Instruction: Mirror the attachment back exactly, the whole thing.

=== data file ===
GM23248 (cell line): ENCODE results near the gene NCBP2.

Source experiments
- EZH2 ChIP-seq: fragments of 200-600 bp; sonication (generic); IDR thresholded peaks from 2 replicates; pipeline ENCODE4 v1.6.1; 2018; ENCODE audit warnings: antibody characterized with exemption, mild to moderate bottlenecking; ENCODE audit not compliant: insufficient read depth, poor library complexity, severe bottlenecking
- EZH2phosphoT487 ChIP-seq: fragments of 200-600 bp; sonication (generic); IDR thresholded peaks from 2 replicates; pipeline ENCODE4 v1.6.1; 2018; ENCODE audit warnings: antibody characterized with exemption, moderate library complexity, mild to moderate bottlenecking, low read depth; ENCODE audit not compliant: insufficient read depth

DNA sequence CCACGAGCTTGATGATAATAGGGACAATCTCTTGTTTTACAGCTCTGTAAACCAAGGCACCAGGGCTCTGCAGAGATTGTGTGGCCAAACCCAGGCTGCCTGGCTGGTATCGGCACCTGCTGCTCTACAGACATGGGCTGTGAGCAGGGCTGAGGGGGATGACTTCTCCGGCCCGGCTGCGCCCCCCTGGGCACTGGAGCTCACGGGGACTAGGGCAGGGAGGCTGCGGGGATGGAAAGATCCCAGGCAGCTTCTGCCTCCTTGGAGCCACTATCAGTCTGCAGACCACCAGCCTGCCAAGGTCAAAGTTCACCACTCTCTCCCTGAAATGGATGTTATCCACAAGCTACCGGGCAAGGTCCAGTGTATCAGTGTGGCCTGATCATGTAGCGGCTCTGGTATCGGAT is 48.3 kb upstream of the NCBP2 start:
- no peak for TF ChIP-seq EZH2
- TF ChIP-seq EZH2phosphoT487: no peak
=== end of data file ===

GM23248 (cell line): ENCODE results near the gene NCBP2.

Source experiments
- EZH2 ChIP-seq: fragments of 200-600 bp; sonication (generic); IDR thresholded peaks from 2 replicates; pipeline ENCODE4 v1.6.1; 2018; ENCODE audit warnings: antibody characterized with exemption, mild to moderate bottlenecking; ENCODE audit not compliant: insufficient read depth, poor library complexity, severe bottlenecking
- EZH2phosphoT487 ChIP-seq: fragments of 200-600 bp; sonication (generic); IDR thresholded peaks from 2 replicates; pipeline ENCODE4 v1.6.1; 2018; ENCODE audit warnings: antibody characterized with exemption, moderate library complexity, mild to moderate bottlenecking, low read depth; ENCODE audit not compliant: insufficient read depth

DNA sequence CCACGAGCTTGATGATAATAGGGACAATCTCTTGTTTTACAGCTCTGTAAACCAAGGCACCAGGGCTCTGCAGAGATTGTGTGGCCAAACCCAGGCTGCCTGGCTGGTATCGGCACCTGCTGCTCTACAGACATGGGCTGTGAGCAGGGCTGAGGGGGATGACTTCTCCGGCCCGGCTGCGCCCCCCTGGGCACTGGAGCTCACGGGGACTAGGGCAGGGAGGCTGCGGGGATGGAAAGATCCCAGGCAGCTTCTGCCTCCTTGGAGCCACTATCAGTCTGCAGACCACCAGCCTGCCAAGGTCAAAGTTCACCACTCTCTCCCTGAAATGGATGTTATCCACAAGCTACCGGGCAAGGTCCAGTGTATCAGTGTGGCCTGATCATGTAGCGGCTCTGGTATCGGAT is 48.3 kb upstream of the NCBP2 start:
- no peak for TF ChIP-seq EZH2
- TF ChIP-seq EZH2phosphoT487: no peak